• Claudia,I completely agree with you. Nesting is an awful sanreio and should never be considered in high conflict divorces, divorces with custody disagreements, and without some type of financial agreement which is enforceable by the courts. My divorce was final on March 6. I was in a marriage with an alcoholic spouse. As is in most cases with alcoholics, they are selfish, disrespectful, immature, and refuse to take responsibility and accountability for their actions. The Guardian forced me into a nesting situation. I was not given a choice. I had already been paying the mortgage and utilities without assistance from my former spouse. He refused to move out of the house, regardless of making financial contributions to the mortgage, utilities, maintenance and upkeep of the marital residence. Nesting accomplished the following for us: 1) More conflict and stress in an already strained environment for our children. -conflict over household responsibilities -conflict over food and clothing left in the home -conflict on how to raise the children. -conflict over the 2) Removal of myself as their primary care giver from the home. (extremely traumatic for the children) 3) More financial burden on me due to paying for a rental facility for 5 months as well as two sets of utilities and the mortgage by myself. *While my ex spouse lived free of rent and utilities with his mother. 4) Less consistancy for the children due to two extremely different parenting styles. 5) A breakdown in consistant enforcement of discipline, boundries and schedule. 6) Physical and emotional stress in that i was forced to take care of two homes not only financially but physically. 7) Caused my 6 yr old daughter to develop seperation anxiety. 8) Caused my 12 yr old to have no respect for myself, his sister and women in general.It is my honest opinion that a court should not be able to force you into a nesting agreement without consideration of the following: a) some type enforceable financial agreement between both parties. – I went from November to June without an any financial agreement in place. All the while knowing that I would be the primary custodial parent leaving me without the ability to save money for a new home, neccessities for my children, and support for childcare, healthcare, extra curricular activities for the children and school fees. b) never considered as an option in a high-conflict divorce or c) when it is evident that there is such a serious discrepancy in parenting stylesb) when it is evident that co-parenting is not working and so clearing not an optione) when alcohol and/or drugs is involved with one of the parentsf) when the children are clearly more dependant on one parent as a caregiver than the other. g) when children suffer from difficulties with transition, learning disabilities, and change. My son has ADHD and has always have difficulty with change. I used to have to prepare him when he would have a substitute teacher in grade school. The end result was that I became financially devestated; Endured so much stress from moving twice a week that I lost my job; and became depressed being seperated from my children every Sunday. I got myself and my children the help that we needed to overcome the trauma of the divorce and the nesting. Taught myself how to maintain a home and home repairs myself. I overcame such adversity with only the support of strangers. I lost all my friends, had no family near by, and an attorney and court system that forced me to spend my time defending my every expense and every action. It was random acts of kindness that kept me going and continues to keep me going. It renewed my faith in others. It is amazing how much support or care you can get from a stranger. It always would happen at the most devastating times and the times that I was most in need. A woman picking me up while I walked to the gas station because I could not put gas in my car until payday. A woman at Target letting me take $30 worth of groceries even though all my credit cards were declined. A woman pediatrician, not charging me for a doctor visit with my daughter and giving me $20 in cash to take her to lunch. A woman giving me $180 cash that she always kept with her as what she would call sisterhood money. No quetions asked and pay it forward and not back , she said. I am now still in debt due to the irresponsible decisions made by the court. It will be years before I am able to fully recover financially. Somehow I have made it every step of the way. I am proud of what I have accomplished. Empowered by the fact that I have overcome every obstacle and continue to do so. My children and I have a home that we now rent in one of the best communities and school districts in IL. We have all sacraficed to get here. We no longer can join an activity without considering the financial impact. We buy our clothes at Goodwill instead of brand name stores. We make sacrafices everyday and there has been a significant change in our quality of life. The amazing thing is that I was the one that made the money in the family. I am the one that ended up with primary residential custody and all of the expenses. The child support although needed and welcomed only covers groceries and maybe a few incidentals. So there you have it the impact short and long term of nesting agreements.Amy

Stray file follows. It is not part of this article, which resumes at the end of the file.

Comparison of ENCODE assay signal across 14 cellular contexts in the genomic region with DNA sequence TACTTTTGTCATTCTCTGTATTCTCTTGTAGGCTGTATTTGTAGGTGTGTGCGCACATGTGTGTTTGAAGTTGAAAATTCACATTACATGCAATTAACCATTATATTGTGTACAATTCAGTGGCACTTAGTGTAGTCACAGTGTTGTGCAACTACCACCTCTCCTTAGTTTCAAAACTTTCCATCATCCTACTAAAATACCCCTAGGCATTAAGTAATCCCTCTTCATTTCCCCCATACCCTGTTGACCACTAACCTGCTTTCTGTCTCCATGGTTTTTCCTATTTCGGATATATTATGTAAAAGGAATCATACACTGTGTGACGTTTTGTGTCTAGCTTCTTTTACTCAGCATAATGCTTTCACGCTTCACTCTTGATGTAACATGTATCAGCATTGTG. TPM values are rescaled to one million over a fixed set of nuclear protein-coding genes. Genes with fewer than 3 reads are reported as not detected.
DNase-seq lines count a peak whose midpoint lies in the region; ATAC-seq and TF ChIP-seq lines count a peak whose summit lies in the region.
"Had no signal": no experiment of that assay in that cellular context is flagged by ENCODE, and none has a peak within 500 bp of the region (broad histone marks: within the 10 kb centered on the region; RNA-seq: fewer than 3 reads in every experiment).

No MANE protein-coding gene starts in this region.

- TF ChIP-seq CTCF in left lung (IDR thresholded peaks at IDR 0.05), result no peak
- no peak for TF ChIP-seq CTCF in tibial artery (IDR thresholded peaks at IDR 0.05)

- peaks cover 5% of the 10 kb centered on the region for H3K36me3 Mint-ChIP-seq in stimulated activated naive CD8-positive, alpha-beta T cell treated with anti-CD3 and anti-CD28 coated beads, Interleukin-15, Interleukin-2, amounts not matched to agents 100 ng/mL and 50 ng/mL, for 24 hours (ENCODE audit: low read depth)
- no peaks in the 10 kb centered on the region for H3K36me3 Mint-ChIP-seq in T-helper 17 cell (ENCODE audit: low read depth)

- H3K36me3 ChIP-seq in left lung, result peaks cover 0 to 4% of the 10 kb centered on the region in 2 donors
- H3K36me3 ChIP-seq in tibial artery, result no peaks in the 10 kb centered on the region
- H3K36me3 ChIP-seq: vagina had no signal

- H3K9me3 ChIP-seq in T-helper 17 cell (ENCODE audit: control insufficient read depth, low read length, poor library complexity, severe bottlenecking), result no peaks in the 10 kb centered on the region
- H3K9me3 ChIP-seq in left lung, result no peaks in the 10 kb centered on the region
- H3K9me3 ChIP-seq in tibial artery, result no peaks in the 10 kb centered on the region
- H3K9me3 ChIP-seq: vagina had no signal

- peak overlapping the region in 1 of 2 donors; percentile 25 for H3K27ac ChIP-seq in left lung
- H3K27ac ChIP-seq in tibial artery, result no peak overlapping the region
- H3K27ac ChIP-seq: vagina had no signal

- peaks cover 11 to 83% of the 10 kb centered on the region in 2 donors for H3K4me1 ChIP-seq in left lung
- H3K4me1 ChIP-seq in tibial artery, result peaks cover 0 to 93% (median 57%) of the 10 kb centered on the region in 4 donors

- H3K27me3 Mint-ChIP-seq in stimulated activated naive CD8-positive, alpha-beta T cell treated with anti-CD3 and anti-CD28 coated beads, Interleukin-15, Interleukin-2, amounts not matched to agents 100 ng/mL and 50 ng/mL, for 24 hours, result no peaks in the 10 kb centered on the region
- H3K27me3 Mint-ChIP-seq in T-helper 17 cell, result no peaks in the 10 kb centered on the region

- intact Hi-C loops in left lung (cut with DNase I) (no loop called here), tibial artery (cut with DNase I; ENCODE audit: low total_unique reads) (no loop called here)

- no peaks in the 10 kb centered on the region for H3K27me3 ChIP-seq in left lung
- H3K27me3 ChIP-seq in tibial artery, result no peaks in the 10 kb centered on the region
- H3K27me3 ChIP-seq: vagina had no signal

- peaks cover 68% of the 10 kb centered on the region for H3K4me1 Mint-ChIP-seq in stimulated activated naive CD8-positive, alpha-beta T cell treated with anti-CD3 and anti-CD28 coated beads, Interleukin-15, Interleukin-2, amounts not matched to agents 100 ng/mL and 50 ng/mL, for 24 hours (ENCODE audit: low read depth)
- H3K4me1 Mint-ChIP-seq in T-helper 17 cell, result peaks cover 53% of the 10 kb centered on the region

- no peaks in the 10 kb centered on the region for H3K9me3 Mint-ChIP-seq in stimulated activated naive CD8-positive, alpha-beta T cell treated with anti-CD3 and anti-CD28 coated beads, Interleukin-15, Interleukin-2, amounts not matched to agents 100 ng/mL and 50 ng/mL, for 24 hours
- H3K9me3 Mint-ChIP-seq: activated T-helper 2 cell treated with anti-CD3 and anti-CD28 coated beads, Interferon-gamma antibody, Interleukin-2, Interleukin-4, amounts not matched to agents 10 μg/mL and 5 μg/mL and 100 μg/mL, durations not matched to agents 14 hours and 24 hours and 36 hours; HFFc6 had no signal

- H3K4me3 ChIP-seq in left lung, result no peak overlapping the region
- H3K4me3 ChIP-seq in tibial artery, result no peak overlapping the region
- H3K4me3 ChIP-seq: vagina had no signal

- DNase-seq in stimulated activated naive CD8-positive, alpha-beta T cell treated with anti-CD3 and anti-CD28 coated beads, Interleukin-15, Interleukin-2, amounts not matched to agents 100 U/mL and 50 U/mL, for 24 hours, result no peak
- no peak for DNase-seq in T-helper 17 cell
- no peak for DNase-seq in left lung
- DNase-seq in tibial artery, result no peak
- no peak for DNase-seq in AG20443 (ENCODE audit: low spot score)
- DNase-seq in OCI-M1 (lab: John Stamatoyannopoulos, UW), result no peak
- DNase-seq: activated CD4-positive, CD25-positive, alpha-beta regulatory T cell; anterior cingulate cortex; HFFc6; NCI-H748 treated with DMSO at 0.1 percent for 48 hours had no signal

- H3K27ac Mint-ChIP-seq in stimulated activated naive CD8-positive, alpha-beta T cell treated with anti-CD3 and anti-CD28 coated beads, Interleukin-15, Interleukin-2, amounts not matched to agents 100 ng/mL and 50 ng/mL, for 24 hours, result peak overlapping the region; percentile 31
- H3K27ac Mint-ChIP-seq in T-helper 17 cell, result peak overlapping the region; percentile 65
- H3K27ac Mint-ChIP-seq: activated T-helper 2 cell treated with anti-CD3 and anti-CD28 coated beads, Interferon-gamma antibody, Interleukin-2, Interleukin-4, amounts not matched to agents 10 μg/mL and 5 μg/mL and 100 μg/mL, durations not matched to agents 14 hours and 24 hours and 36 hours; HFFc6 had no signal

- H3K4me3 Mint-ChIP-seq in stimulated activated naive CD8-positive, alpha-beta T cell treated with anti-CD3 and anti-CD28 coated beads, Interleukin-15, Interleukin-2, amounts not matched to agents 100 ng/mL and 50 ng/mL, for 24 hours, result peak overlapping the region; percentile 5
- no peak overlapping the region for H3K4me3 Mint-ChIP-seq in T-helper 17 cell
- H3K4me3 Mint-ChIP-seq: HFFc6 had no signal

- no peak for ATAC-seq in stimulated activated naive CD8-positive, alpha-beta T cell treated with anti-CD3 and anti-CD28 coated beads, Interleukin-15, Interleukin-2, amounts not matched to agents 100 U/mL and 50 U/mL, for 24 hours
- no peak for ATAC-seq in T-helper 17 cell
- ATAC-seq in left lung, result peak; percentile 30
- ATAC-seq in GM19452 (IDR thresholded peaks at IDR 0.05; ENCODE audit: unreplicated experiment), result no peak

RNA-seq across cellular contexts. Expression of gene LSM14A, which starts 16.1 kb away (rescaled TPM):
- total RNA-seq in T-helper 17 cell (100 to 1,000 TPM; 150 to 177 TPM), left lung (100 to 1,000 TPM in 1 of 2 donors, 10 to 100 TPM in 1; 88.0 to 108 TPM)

Leave a Reply

Your email address will not be published. Required fields are marked *